Christopher Wheeldon was born in Somerset, England, and trained at The Royal Ballet School and performed with England's Royal Ballet as well as with New York City Ballet (NYCB) during his career as a dancer. In 1991 he won the Gold Medal at the Prix de Lausanne competition. In 2000 he retired from performance in order to concentrate full-time on choreographing, and was resident choreographer for NYCB from 2001 until 2008. He has received numerous awards, including the London Critics' Circle Award for best new ballet for Polyphonia (which premiered in 2001) and the American Choreography Award for best choreography in a movie for 2000's Center Stage. In 2007 he launched his own dance company, Morphoses/The Wheeldon Company. While here to create his ballet for the New Works Festival, he talked about his inspirations and his work with San Francisco Ballet.
BACKSTAGE: Your list of accomplishments is long, especially considering your age. Where do you hope to be in 10 years?
WHEELDON: Well, being as busy as I am at the moment it's hard to see beyond the next 10 minutes, but I don't know, I guess still creating new work and I've started my own company [Morphoses—The Wheeldon Company], and it's still very much in its infancy. So looking at the big picture, my dream would be that in 10 years we were established, and that I had a permanent set of dances and that I was choreographing more regularly and permanently for my own company but still having the option every now and then to come here or go elsewhere to make works outside. Because I think it's important still to have that kind of exposure to other companies, the way they work, other dances. So yeah, I guess just continuing to be happy and excited about doing what I do and making good new work.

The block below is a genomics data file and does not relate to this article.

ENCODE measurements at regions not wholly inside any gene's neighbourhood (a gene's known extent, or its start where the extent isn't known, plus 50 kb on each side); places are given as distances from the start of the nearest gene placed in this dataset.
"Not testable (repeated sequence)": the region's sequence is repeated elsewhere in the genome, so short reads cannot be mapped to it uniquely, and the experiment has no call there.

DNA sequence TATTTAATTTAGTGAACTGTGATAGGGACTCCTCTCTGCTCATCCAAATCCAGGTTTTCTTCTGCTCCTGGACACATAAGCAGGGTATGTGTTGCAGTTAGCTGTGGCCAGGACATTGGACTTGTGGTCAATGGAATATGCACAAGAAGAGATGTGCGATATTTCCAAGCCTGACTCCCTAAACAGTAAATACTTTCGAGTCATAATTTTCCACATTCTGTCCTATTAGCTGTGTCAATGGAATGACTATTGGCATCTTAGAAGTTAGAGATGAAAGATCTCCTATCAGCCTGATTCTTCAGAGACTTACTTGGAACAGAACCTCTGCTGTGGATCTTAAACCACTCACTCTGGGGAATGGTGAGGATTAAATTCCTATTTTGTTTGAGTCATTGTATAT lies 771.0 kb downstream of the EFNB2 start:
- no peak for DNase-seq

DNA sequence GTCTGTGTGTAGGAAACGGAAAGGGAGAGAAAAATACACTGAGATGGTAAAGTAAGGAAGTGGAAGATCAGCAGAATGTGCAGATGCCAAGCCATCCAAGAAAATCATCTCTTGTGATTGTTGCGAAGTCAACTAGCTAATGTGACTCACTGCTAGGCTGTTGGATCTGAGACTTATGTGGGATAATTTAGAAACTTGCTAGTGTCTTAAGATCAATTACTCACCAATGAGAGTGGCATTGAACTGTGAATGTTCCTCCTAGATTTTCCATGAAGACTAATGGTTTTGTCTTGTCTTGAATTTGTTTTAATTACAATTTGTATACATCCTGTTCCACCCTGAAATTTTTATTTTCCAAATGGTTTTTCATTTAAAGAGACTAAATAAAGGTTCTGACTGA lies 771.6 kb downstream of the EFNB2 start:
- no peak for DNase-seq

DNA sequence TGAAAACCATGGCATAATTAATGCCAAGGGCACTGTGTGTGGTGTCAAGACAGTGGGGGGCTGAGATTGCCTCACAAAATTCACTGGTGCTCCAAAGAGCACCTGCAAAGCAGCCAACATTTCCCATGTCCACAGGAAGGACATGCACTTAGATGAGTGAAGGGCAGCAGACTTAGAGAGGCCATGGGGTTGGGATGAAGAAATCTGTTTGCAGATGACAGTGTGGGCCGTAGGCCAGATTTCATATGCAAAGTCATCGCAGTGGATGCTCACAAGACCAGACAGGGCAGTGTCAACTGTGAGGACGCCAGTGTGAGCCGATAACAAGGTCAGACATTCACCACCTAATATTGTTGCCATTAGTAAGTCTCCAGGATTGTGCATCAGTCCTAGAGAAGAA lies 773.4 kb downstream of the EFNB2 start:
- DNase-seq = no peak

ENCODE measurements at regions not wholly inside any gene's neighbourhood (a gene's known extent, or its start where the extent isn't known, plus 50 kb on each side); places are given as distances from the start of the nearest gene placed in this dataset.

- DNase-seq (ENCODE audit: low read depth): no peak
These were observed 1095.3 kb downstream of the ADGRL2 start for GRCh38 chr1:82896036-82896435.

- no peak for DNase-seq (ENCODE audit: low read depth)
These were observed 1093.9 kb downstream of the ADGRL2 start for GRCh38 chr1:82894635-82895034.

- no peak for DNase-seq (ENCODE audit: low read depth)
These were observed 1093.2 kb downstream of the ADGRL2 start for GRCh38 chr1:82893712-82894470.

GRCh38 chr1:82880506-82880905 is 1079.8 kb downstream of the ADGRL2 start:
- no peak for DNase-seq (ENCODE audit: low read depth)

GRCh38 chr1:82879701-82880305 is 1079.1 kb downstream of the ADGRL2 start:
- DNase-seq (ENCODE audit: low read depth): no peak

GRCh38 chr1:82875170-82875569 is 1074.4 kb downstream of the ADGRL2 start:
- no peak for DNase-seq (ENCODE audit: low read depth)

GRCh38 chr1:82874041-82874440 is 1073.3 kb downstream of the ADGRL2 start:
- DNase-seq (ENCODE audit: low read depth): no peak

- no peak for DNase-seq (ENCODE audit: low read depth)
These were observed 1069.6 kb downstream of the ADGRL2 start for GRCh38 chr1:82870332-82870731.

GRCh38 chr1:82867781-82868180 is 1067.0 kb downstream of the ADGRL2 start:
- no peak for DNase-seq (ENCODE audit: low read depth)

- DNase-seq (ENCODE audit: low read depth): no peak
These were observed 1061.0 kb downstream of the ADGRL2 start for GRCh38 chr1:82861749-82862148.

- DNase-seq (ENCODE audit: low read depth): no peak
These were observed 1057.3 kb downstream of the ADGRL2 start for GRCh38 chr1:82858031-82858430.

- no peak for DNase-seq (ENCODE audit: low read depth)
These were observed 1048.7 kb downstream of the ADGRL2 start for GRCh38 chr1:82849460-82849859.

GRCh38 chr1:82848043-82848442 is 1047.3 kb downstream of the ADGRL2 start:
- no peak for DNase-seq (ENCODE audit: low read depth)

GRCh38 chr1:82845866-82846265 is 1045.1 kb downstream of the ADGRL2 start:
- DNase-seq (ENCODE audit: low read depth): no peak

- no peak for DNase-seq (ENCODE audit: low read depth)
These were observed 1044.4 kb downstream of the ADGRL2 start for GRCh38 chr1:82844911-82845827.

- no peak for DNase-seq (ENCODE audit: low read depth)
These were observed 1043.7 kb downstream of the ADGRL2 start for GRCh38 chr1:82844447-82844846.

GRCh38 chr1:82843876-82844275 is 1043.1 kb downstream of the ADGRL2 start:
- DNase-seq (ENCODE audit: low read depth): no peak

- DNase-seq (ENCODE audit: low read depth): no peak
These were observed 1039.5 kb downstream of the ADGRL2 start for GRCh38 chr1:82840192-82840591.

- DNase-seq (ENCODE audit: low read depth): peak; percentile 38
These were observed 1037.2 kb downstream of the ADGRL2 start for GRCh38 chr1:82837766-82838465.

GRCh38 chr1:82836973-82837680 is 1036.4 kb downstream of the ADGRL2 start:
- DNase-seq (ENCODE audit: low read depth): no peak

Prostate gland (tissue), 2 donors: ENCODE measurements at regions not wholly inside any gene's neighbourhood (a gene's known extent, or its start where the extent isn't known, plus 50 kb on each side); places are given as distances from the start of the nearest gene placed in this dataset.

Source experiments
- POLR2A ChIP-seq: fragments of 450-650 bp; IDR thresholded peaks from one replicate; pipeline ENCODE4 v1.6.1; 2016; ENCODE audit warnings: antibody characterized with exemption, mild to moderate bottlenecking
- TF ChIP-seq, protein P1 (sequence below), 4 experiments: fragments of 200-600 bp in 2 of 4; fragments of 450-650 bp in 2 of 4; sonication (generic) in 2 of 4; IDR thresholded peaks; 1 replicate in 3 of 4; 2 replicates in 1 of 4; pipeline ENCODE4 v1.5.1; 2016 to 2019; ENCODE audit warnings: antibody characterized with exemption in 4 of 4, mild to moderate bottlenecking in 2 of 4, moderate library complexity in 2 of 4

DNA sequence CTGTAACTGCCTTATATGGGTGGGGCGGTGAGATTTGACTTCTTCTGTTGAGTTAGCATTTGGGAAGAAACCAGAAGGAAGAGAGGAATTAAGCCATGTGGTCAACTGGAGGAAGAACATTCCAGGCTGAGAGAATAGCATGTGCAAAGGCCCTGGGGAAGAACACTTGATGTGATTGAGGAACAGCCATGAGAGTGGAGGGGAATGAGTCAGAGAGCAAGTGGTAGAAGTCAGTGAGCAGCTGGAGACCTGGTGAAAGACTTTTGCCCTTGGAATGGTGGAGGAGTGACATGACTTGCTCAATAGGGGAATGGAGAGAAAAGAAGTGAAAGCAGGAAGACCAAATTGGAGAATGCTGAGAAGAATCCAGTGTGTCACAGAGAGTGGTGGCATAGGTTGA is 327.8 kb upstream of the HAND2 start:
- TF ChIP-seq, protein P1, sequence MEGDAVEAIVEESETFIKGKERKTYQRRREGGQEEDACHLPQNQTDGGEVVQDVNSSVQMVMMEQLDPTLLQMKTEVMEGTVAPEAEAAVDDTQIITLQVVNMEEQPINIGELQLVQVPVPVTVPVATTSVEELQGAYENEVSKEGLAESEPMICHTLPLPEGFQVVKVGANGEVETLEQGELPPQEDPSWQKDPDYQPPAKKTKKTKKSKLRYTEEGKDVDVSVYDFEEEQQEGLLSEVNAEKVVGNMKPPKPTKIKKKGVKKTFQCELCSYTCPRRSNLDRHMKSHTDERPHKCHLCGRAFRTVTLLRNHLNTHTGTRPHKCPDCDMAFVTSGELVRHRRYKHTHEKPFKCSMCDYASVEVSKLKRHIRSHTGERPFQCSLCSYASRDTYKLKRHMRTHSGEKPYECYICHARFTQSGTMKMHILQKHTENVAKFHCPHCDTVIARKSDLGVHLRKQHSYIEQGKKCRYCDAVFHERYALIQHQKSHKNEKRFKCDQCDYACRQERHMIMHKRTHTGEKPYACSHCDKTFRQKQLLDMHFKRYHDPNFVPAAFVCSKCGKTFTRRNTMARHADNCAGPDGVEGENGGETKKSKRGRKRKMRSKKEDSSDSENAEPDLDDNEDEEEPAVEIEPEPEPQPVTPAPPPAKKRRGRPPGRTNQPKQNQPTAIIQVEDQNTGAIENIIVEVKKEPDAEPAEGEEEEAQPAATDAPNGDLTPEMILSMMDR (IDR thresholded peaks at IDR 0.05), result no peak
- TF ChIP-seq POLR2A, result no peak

BACKSTAGE: Do you have any ideas about what the world of dance will look like in 10 years?
WHEELDON: I have no idea what the world of dance is going to look like in 10 years. I hope that classical ballet is going to be healthy and alive and kicking, and I don't see any reason why it shouldn't be. And let's hope that by that stage we will have been successful at bringing new audiences into the theaters and that we'll have a healthy quota of patrons supporting the art form and enjoying the new work that's being created at that time.
BACKSTAGE: You've done quite a bit of work with San Francisco Ballet, creating Quaturnary and Continuum on the Company, as well as setting Carousel (A Dance) and the pas de deux from After the Rain, among other ballets. Does your level of familiarity with San Francisco Ballet influence your creative approach here at all?
WHEELDON: There's a wealth of fantastic dancers in this company and I can't work with them all all the time. So it's nice to be able to work with some on one work and then have the luxury of coming back and working with another dancer that I'm interested in, someone who I haven't worked with before.
BACKSTAGE: How would you characterize this company?
WHEELDON: Diverse, well rounded, creative—I'm talking about the dancers and also the way the repertoire is put together. It's a very broad rep that allows the dancers to experience different styles of choreography. They create a lot of new work. There's a lot of choreographers coming through, in and out, influencing the way the dancers move. And I guess with each new work they're being pushed in different directions and making them more diverse and more used to the creative process, which makes them very collaborative as a group.